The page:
local vs. big-city vs. national newspapers
For awhile, I've used newspapers as a question on exams about "monopoly" and "degrees of monopoly power". In a sense, newspapers are classic monopolies-- the only provider of a good or service in a given market. But they're also a great example of how the term monopoly is so limited. The preferred term/concept is broader and points to the reality of different levels of monopoly power-- for example, in comparing a small town vs. a big city vs. a national newspaper in delivering various types of information.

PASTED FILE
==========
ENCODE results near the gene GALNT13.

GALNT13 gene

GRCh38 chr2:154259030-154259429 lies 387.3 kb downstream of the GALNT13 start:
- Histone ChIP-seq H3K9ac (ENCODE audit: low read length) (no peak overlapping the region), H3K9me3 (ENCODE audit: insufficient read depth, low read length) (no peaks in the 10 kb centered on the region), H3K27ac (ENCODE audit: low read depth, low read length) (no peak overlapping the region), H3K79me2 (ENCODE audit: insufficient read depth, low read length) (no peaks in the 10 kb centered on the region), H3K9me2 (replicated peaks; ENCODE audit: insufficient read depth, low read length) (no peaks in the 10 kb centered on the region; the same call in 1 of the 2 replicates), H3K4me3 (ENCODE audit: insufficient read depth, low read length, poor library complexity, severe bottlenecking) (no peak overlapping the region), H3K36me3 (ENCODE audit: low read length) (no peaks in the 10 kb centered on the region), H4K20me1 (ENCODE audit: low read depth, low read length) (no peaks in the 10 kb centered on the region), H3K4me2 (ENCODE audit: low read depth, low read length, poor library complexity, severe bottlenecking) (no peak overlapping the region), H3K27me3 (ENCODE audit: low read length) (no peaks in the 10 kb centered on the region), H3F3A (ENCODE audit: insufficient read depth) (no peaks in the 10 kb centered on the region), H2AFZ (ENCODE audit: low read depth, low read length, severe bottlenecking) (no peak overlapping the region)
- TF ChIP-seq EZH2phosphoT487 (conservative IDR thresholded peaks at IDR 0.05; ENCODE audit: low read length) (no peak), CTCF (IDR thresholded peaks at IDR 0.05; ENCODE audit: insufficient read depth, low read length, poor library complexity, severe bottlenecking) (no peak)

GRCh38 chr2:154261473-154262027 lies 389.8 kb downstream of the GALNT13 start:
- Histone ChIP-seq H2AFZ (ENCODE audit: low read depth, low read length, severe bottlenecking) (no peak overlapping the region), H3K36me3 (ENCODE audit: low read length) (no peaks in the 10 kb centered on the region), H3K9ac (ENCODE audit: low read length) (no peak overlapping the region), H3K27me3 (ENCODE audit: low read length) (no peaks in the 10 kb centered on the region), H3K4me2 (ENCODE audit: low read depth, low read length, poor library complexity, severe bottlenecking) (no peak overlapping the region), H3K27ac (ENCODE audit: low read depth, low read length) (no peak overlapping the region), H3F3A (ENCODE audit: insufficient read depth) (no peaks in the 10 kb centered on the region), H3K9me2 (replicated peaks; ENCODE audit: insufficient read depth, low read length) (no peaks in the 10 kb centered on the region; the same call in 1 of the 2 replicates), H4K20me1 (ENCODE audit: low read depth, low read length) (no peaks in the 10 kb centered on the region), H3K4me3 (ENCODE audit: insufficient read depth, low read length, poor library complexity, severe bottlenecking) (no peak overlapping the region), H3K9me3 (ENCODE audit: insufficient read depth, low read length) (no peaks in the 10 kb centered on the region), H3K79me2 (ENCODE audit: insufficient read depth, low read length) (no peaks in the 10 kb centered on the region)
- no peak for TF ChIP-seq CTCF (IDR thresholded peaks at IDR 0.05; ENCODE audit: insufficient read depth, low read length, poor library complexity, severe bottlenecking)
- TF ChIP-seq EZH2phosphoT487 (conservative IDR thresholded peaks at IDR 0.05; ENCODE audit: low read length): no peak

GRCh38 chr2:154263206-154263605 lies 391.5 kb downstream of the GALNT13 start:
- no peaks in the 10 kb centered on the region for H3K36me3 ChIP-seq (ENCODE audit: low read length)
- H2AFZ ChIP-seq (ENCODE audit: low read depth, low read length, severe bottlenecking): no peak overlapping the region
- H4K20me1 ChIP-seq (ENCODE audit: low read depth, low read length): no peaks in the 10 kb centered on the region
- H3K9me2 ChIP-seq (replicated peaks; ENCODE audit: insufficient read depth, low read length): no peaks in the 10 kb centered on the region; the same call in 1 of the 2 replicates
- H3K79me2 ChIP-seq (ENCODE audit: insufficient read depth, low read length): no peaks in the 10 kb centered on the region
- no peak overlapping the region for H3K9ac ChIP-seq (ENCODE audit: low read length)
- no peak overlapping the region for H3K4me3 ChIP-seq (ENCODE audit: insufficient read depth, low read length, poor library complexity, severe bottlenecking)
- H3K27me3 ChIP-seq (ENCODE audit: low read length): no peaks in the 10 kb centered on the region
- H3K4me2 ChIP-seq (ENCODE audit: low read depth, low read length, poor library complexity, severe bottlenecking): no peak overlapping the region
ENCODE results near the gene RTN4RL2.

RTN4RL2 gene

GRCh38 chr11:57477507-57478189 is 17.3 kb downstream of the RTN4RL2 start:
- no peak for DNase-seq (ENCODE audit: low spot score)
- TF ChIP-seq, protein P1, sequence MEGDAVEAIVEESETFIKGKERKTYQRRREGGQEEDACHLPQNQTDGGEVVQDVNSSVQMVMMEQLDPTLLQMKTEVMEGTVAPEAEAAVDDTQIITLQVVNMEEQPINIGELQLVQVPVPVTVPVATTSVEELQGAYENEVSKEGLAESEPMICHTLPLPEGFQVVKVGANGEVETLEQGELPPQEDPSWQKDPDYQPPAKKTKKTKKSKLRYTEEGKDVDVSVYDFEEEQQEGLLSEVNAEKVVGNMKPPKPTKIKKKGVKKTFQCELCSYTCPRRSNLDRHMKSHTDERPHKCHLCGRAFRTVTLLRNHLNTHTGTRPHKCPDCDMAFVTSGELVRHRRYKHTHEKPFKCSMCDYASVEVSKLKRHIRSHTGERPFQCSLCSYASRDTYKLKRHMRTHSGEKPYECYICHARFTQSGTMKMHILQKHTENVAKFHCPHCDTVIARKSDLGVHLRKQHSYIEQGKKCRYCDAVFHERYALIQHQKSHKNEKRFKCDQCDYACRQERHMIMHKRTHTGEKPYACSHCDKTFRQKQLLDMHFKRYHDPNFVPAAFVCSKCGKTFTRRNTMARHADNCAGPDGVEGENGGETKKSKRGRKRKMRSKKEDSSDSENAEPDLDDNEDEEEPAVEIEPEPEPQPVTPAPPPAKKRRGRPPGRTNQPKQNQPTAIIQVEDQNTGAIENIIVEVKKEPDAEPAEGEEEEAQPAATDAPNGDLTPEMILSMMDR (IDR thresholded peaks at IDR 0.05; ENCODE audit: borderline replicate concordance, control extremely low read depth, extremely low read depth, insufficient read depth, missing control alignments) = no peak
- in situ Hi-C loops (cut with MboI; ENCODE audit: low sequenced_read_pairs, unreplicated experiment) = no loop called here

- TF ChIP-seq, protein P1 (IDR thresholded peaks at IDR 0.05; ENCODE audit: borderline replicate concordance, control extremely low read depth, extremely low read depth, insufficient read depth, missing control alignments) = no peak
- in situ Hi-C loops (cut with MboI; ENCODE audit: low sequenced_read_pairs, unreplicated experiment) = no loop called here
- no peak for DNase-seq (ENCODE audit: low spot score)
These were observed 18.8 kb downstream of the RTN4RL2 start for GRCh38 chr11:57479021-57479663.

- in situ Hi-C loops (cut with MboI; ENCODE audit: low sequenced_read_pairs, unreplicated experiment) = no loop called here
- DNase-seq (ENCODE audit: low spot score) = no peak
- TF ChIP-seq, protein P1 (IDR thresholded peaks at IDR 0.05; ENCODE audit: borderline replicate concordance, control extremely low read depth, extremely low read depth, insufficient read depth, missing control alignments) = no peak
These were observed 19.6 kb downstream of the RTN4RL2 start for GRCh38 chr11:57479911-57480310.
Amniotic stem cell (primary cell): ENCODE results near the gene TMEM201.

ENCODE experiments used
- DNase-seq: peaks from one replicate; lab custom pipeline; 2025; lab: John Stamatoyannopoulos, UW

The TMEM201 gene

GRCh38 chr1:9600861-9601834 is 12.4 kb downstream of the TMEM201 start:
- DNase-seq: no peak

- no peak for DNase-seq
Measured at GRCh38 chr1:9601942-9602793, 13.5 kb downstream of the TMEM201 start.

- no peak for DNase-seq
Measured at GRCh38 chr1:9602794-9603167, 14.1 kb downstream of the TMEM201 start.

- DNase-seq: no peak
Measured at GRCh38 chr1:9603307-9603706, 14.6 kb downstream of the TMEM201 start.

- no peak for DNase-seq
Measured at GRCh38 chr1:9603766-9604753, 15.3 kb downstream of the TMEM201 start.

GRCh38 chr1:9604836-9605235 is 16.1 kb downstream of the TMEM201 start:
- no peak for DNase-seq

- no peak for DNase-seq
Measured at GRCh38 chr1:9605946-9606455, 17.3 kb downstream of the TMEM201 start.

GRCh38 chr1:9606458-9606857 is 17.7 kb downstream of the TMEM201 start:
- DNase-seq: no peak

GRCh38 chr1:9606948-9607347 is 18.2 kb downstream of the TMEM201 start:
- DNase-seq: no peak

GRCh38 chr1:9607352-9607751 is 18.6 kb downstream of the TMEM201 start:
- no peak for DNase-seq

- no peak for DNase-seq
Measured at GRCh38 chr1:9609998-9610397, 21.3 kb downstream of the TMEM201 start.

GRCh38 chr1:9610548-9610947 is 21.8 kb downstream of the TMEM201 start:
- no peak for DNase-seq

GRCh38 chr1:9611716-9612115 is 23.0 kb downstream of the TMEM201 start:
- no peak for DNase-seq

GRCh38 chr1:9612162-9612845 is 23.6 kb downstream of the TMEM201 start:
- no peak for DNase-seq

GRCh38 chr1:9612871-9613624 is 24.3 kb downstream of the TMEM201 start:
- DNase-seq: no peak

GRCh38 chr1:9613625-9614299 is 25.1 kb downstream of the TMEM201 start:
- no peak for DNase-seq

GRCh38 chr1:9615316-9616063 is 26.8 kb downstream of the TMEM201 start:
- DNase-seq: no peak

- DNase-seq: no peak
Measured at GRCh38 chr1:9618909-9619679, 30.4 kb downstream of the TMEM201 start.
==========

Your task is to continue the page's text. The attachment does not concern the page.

Over the past few decades, small town newspapers have really struggled (in general). But now, it's the big city papers that are in big trouble. They offer relatively little that is unique-- and much that is replicated and often done better, quicker and cheaper for consumers.
The national papers are still in fine shape-- as long as they can continue to deal with the availability of news on the Internet. Big city papers will need to make drastic changes in the way they deliver various sorts of news. And ironically, going forward, small town newspapers may be in better shape than their big-city brethren.